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As crowd rallies for schools, Apodaca vows 'sizable' pay raise for teachers

A drum line performed as protesters of education cuts gathered at the Henderson County Courthouse on Saturday. A drum line performed as protesters of education cuts gathered at the Henderson County Courthouse on Saturday.

Aggrieved teachers, public school supporters and other advocates for education rallied at the Henderson County Courthouse Square on Saturday to denounce education cuts and urge the public to fight for a reversal.

The Public School Appreciation Rally drew a crowd of 163 people to the sun-splashed public square, many of whom had marched from the Grove Street Courthouse to Main Street toting signs in support of education.
Organizers and speakers made a point of saying the rally was non-partisan. No Democratic candidates appeared on the platform and signs promoted education generally without mentioning political parties. Ironically public schools advocates have adopted red to show support for teachers and more spending.
"I was thinking, 'Where'd we get that from?'" Don Bryant, president of the Henderson County Retired School Personnel. "You know, in the bull ring, if a bull sees red he goes into a total rage, and that's what we are. We're in a total rage about public education, are we not?"
The crowd cheered its assent.
The General Assembly, Bryant continued, "has done kind of a systematic dismantling of our public education in this state. We have to stand up with one voice and let the legislature know they are accountable and we won't stand for the nonsense they've done this past year."
TomApodaca 2State Sen. Tom Apodaca said the Senate budget will contain a 'sizable' pay raise for teachers.State Sen. Tom Apodaca, the second most powerful member of the Senate, said a Senate budget proposal in the works ought to please teachers.
"I was in Raleigh until late Thursday working on the education budget and we are looking at various ways to give teachers a, quote, sizable pay increase," he said. He filed a bill last week requiring that 51 percent of K-12 spending "has to go toward the classroom," a figure that he said is now around 45 percent. "You're talking about millions of dollars plus we're going to supplement the budget by hundreds of millions. It's going to be a good year to be a teacher."
Teacher pay tops the list educators want addressed but it's far from the only issue. Bryant ticked off a "dirty dozen" fixes or spending increases the Legislature should enact:
• Raise teacher pay from 49th "to at least the national average."
• Restore the "salary step" program enacted in 2008 but funded with one increase since then.
• Restore teacher tenure, which the General Assembly eliminated last year. "We got a tremendous lift yesterday from Judge Hobgood, who said it's unconstitutional to take away tenure," Bryant said.
• Restore classroom size limits.
• Restore teacher assistants.
• Restore the North Carolina Teaching Fellows program, which gave college scholarships to top high school seniors who committed to teaching in North Carolina. "I hired two or three teachers that came out of that program and they were wonderful teachers," said Bryant, who retired as Upward Elementary School principal.
• Restore per pupil allocation funding.
• Eliminate a voucher program that shifts state money from public to private schools.
• Restore incentives for advanced degrees.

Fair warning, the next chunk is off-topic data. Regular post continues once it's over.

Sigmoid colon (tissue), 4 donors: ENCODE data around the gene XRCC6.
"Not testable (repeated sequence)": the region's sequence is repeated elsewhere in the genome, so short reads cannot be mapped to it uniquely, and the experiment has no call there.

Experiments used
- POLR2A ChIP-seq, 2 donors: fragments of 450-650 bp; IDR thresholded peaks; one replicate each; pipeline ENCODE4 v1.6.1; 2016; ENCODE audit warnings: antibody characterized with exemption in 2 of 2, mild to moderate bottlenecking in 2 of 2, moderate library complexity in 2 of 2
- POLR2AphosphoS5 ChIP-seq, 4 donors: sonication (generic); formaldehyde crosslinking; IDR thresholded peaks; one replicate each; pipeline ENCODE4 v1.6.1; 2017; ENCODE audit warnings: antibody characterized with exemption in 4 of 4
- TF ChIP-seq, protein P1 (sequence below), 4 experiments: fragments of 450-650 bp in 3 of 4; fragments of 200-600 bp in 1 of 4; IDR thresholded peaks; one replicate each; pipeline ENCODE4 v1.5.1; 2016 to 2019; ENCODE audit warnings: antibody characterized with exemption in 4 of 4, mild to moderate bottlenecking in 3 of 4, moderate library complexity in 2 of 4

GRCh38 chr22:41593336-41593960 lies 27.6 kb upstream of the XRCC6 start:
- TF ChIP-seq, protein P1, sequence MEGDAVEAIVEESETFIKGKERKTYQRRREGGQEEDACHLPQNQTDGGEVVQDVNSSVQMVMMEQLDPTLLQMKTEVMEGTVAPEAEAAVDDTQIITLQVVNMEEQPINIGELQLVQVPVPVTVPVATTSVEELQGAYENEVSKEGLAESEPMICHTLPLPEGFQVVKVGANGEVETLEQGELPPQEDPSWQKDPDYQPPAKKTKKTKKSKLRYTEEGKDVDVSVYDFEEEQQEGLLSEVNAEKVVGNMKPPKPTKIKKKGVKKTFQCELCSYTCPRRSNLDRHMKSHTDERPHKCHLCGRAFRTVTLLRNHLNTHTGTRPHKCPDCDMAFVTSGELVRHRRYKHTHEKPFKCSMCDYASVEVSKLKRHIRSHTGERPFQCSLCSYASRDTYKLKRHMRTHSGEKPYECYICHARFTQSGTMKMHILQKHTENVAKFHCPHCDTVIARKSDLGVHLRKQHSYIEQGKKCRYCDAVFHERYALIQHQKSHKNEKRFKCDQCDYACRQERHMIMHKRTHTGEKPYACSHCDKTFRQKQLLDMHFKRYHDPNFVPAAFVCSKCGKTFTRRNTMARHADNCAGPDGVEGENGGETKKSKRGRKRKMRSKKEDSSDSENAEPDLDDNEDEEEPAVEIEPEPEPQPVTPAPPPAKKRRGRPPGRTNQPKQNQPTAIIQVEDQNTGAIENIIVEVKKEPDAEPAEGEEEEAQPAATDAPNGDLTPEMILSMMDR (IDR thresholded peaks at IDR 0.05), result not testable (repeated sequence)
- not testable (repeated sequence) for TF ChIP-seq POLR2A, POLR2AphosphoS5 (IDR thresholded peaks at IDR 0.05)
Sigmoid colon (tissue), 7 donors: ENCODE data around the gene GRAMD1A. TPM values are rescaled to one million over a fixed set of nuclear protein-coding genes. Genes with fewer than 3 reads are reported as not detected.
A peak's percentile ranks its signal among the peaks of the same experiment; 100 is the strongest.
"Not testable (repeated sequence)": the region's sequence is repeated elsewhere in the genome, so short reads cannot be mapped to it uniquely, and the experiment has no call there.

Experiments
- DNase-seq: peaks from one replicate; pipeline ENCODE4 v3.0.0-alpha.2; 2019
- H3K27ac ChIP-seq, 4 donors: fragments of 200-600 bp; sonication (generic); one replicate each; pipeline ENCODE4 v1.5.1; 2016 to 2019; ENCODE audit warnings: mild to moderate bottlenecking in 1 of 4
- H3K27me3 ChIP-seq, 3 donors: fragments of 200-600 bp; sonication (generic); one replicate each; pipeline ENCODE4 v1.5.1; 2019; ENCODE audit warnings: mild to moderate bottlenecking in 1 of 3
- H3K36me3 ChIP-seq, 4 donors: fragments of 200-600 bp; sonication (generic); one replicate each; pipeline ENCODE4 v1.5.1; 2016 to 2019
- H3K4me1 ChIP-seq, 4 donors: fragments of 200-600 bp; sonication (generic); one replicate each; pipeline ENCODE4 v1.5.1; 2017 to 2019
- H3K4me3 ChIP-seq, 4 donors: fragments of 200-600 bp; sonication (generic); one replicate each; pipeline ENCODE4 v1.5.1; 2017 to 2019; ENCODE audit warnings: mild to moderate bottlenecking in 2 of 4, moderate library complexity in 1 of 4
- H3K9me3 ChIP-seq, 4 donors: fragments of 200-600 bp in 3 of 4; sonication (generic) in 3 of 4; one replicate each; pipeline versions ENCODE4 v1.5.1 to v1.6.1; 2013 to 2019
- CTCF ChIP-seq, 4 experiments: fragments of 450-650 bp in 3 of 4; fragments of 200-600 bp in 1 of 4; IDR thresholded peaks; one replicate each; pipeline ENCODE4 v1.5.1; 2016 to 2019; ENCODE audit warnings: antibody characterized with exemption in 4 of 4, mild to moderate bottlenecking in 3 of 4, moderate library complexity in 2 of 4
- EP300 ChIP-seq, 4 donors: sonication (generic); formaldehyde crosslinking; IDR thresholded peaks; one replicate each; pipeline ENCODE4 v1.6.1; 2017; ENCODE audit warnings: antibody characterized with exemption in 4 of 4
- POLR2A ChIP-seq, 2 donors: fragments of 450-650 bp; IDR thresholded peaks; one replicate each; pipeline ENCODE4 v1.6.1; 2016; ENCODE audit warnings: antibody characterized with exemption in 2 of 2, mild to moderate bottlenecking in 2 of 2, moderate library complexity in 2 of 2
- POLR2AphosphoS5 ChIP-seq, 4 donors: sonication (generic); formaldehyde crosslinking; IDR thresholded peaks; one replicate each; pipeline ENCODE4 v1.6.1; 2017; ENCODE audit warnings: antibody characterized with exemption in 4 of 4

• Restore funding for textbooks, which the Legislature cut.
• Require that classroom teachers be licensed, a requirement that the Legislature relaxed.
• "Reduce the insane testing our kids have to put up with and our teachers have to put up with," he said.
"Did he say how we're going to get all this money?" Apodaca asked.
Bryant's answer: "I think we have to delay the tax cuts they enacted last year. That's $300 to $400 million in reduced corporate taxes and taxes the wealthy pay that could be applied to restore those areas I mentioned."
To which Apodaca responded: "That's how little Mr. Bryant knows, when he talks about tax cuts for the rich. The Washington Post ran a fact check and said about 80 percent of North Carolina families get a tax cut. Working families get a tax cut. That's his definition of the wealthy, not mine."
Although organizers billed the rally as nonpartisan, the 12-year Republican incumbent said it seemed to tilt toward the Democratic Party.
"It's amazing to me we never heard a peep out of these folks when the Democrats were in and didn't give any raises or anything else and cut the education budget," he said. "It seems kind of suspicious to me."
The rally took place beside the imposing Historic Courthouse where, an organizer said, the county manager had ordered the removal of a pro-education sign on Friday.
LizLiz Agnello"We had a wonderful banner up here that said 'Vote for Public Schools' and it stayed up for two days," said Liz Agnello, "and it was taken down yesterday by the county manager. He said it was too political."
County Manager Steve Wyatt said that's not what happened.
"Apparently Christine Hallingse had approved them doing their thing and then she said she wanted to put a sign up there," Wyatt said. "Kathy (Finotti, who replaced Hallingse as communications director) saw it" and questioned it. "What I said was, 'Follow the policy,'" which bars use of the Courthouse property for political activity.
Wyatt objected to Agnello's characterization of his role and motives.
"I don't know who she is and I didn't say that," he said. "I don't know how she can quote me if she hasn't talked to me. Commissioner (Michael) Edney asked me about it because apparently someone had complained to him. I said this: 'It is my understanding it did not meet the policy.'"